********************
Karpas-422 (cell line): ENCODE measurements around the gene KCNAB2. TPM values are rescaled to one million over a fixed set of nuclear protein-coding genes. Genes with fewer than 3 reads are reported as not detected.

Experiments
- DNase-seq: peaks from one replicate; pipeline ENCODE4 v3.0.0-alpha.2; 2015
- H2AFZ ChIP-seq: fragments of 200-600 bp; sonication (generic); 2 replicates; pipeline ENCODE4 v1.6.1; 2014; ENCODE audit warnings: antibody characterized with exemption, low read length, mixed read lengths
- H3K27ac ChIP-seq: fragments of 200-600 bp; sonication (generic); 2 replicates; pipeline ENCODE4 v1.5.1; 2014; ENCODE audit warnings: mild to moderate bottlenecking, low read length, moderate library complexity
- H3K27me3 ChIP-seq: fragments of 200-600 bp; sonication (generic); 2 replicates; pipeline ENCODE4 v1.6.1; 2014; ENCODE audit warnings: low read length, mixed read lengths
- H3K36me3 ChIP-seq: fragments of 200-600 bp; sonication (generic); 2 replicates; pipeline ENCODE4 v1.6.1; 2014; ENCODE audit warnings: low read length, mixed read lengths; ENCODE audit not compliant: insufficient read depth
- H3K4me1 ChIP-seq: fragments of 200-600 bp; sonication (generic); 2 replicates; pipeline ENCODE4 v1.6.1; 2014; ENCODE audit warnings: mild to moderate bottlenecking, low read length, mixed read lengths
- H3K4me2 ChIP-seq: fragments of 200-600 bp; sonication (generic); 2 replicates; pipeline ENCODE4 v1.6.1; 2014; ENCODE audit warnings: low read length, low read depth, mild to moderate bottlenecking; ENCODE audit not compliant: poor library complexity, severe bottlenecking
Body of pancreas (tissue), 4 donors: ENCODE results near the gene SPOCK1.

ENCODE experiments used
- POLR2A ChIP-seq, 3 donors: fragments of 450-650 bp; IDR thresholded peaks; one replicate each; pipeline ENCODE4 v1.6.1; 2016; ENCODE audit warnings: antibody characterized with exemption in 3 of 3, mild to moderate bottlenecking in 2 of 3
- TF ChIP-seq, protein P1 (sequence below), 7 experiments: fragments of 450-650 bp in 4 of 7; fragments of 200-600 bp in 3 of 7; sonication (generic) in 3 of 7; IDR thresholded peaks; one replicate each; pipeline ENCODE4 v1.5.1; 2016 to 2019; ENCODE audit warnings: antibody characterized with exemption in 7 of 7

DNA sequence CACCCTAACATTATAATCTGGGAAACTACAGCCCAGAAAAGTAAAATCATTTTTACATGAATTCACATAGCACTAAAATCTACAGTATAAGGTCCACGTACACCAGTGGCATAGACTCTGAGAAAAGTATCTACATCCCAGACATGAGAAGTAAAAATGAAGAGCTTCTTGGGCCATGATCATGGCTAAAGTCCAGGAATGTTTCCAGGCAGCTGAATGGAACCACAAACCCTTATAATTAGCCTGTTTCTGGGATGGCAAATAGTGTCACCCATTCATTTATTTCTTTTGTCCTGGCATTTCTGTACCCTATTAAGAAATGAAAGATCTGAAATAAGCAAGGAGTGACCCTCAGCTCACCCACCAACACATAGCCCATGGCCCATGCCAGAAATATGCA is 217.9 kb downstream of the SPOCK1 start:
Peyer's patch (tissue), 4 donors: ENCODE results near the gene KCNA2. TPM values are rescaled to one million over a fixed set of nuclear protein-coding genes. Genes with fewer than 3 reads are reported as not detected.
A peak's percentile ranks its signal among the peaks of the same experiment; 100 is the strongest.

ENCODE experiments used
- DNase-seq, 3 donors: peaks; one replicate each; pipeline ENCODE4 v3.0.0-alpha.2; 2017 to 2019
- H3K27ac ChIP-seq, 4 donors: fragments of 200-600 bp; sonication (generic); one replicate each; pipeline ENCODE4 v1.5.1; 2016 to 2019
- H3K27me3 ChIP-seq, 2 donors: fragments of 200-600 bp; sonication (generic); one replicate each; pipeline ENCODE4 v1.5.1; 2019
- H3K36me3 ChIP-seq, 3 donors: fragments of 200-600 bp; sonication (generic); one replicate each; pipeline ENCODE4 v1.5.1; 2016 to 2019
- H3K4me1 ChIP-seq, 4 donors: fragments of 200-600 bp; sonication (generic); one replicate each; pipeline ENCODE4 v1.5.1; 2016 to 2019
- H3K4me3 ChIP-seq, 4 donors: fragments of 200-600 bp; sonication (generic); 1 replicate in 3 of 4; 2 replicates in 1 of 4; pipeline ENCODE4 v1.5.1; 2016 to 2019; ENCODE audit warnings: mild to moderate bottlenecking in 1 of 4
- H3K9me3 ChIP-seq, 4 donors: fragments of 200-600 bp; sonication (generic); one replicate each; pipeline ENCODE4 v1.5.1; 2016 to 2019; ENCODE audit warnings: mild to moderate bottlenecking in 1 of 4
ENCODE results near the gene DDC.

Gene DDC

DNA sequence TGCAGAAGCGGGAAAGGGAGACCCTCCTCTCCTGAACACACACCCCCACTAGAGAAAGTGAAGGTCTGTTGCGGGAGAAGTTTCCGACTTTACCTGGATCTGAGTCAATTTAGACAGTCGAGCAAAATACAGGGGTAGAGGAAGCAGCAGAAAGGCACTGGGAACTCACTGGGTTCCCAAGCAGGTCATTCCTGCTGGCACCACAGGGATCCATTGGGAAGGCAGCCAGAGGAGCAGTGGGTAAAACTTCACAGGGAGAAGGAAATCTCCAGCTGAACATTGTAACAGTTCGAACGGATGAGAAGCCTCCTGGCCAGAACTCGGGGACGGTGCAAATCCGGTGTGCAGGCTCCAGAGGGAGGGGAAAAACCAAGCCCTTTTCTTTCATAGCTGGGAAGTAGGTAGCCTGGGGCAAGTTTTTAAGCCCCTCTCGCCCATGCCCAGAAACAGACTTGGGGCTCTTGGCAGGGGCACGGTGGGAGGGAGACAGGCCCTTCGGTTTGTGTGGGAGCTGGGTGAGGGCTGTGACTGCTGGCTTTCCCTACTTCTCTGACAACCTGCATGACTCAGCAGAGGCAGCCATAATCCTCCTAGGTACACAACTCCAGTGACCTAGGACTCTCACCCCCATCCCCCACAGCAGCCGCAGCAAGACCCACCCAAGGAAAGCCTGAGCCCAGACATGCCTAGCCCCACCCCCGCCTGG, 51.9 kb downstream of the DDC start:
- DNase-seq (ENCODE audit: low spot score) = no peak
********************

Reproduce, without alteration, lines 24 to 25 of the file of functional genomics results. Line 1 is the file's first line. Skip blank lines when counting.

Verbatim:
- H3K9me3 ChIP-seq, 4 donors: fragments of 200-600 bp; sonication (generic); one replicate each; pipeline ENCODE4 v1.5.1; 2016 to 2019; ENCODE audit warnings: mild to moderate bottlenecking in 1 of 4
ENCODE results near the gene DDC.